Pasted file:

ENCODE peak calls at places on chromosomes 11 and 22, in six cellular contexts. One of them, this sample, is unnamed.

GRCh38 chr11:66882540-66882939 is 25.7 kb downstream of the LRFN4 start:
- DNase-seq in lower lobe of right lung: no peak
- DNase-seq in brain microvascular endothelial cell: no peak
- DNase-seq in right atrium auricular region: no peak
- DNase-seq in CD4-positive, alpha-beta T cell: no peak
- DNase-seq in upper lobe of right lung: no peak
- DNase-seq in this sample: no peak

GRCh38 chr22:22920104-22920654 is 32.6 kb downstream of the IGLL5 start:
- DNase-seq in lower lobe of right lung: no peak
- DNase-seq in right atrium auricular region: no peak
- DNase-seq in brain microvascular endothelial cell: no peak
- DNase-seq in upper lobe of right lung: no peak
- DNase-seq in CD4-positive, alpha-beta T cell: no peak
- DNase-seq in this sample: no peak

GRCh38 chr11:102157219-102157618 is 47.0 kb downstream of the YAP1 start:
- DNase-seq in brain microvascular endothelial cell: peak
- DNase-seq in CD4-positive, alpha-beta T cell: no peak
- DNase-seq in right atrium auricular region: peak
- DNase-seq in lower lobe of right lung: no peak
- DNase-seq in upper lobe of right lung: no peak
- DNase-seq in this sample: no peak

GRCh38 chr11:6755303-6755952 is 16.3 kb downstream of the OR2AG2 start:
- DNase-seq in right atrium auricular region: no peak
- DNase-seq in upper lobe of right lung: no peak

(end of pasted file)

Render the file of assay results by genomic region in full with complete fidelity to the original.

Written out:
ENCODE peak calls at places on chromosomes 11 and 22, in six cellular contexts. One of them, this sample, is unnamed.

GRCh38 chr11:66882540-66882939 is 25.7 kb downstream of the LRFN4 start:
- DNase-seq in lower lobe of right lung: no peak
- DNase-seq in brain microvascular endothelial cell: no peak
- DNase-seq in right atrium auricular region: no peak
- DNase-seq in CD4-positive, alpha-beta T cell: no peak
- DNase-seq in upper lobe of right lung: no peak
- DNase-seq in this sample: no peak

GRCh38 chr22:22920104-22920654 is 32.6 kb downstream of the IGLL5 start:
- DNase-seq in lower lobe of right lung: no peak
- DNase-seq in right atrium auricular region: no peak
- DNase-seq in brain microvascular endothelial cell: no peak
- DNase-seq in upper lobe of right lung: no peak
- DNase-seq in CD4-positive, alpha-beta T cell: no peak
- DNase-seq in this sample: no peak

GRCh38 chr11:102157219-102157618 is 47.0 kb downstream of the YAP1 start:
- DNase-seq in brain microvascular endothelial cell: peak
- DNase-seq in CD4-positive, alpha-beta T cell: no peak
- DNase-seq in right atrium auricular region: peak
- DNase-seq in lower lobe of right lung: no peak
- DNase-seq in upper lobe of right lung: no peak
- DNase-seq in this sample: no peak

GRCh38 chr11:6755303-6755952 is 16.3 kb downstream of the OR2AG2 start:
- DNase-seq in right atrium auricular region: no peak
- DNase-seq in upper lobe of right lung: no peak